On Writing: A Memoir of the Craft
Stephen King wrote “On Writing: A Memoir of the Craft” about his learning and living the craft of writing. The informal conversational style makes the book enjoyable. King organized the book in three sections.
Autobiographical describes the book’s first section. It centers the content on his early exposure to fiction. His first attempts at writing began in elementary school. The journey begins in the family basement with the story of his writing for his brother’s mimeographed newspaper. King was next editor of his high school paper in his sophomore year in high school. The high school administration tells him to accept a job at the local newspaper by the school faculty after he wrote a satire newsletter about the school faculty.
A nail on his bedroom wall holds his rejection slips. He shares how and what he learned from the rejections as he recalls the tales of his early tries to get published.
The adventure continues to the University of Maine, where he majors in English, meets his wife, and transitions to adulthood. We learn how his teaching high school English and his summer jobs played a role in his breakthrough success with the novel Carrie ($2,500 advance on the hardcover release and $400,000 for the paperback rights), and his later development as an author.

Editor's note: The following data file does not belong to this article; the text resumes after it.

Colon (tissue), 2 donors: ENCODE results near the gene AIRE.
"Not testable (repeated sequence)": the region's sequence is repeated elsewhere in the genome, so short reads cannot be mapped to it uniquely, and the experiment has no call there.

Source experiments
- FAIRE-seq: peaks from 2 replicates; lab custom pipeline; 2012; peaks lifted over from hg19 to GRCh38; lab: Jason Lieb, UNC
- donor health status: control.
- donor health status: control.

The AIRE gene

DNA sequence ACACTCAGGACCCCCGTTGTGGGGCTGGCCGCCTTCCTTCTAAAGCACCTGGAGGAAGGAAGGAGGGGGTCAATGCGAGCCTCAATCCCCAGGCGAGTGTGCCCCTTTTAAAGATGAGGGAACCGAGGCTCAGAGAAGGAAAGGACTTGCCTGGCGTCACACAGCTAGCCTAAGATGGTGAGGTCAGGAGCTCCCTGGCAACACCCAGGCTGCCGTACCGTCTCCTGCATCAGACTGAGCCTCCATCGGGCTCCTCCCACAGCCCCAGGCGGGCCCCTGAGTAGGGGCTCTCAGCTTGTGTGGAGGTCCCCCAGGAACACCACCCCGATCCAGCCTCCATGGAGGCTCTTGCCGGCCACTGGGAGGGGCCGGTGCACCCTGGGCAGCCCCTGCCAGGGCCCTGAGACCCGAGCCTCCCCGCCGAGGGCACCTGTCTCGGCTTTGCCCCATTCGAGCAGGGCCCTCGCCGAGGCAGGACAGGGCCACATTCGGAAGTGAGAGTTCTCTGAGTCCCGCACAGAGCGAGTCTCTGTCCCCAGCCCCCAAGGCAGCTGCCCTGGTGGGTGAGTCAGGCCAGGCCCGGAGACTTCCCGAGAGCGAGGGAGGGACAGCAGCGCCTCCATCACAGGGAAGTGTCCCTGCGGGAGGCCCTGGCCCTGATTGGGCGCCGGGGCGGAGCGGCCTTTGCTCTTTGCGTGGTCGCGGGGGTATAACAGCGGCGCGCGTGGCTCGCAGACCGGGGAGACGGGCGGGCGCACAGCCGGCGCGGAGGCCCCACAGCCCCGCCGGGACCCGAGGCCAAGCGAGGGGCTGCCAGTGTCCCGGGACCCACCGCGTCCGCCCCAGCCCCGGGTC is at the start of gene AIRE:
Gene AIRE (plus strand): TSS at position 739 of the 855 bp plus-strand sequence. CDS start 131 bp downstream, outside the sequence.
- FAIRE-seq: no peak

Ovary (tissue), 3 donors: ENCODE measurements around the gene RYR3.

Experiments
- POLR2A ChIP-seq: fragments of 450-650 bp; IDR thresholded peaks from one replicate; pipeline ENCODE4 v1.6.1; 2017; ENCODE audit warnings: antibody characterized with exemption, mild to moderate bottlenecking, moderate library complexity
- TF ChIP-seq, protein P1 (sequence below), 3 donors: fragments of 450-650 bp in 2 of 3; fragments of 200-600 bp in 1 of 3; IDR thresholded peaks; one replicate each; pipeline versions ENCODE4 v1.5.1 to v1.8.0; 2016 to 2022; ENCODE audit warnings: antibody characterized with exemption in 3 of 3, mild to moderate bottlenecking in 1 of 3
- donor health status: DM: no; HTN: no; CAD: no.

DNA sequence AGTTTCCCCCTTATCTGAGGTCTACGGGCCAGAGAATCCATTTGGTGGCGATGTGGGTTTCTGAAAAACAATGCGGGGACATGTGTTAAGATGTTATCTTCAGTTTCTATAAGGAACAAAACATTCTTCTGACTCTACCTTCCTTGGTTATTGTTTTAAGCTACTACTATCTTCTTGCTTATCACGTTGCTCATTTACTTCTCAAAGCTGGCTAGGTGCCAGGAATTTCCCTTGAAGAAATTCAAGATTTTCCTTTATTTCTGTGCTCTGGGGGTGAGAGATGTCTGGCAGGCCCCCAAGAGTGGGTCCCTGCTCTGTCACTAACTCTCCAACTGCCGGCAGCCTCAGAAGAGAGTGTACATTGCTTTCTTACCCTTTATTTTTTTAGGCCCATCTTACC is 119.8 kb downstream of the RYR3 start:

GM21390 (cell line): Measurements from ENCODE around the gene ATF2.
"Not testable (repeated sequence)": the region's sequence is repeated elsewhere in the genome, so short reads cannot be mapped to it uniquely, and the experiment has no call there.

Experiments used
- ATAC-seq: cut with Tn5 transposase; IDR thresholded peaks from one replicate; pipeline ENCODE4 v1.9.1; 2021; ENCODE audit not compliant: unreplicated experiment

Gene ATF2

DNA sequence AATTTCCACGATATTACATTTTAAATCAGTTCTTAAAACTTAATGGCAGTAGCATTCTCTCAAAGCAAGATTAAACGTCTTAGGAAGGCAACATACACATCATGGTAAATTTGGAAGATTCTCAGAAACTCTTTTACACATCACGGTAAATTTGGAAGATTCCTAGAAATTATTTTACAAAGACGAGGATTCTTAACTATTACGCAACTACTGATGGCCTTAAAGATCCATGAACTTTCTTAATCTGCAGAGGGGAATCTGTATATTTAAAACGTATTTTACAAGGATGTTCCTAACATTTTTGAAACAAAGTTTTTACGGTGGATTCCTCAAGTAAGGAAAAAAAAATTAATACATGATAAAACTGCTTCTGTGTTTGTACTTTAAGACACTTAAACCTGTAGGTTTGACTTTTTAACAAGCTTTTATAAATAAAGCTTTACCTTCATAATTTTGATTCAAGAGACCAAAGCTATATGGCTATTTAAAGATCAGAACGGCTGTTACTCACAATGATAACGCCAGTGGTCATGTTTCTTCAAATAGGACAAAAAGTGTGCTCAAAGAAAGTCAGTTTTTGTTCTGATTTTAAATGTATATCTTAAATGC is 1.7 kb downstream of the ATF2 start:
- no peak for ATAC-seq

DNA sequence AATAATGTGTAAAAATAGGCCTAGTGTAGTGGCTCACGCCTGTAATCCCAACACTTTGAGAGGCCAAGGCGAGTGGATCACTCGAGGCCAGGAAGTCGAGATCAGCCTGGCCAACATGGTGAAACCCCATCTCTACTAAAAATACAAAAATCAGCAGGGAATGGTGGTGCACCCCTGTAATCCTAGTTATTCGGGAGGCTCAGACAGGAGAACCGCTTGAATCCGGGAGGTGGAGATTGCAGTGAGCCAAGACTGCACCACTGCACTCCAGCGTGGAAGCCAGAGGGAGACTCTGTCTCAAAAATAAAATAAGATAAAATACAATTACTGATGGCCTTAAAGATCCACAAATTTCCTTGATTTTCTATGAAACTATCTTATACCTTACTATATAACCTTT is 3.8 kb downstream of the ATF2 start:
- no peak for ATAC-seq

King also discusses his problems with drugs and alcohol. He shares how his wife has played a major role in his personal and writing life. From the book, you can tell he loves and respects her very much. She plays a key role in his life.
No-nonsense instruction on writing describes section two. It covers everything from tips on grammar to ideas about developing plot and character. King uses this section as a guide for “how a competent writer can become a good one.” Stresses his beliefs that a writer should edit out unnecessary details, he also points out words how one should avoid words ending in “ly” and adverbs. We learn how he writes first drafts and second drafts.
Epilog describes section three. Recalling the 1999 accident where a van struck and injured him during his afternoon has you as an eyewitness to the event. We learn the van driver was trying to keep his Rottweiler dog out of an ice chest of raw meat while not paying attention to his driving. King describes his brush with death. We learn about his painful recovery. He tells of his struggle to write again.
I recommend purchasing and reading the book. It is also available on audiobook.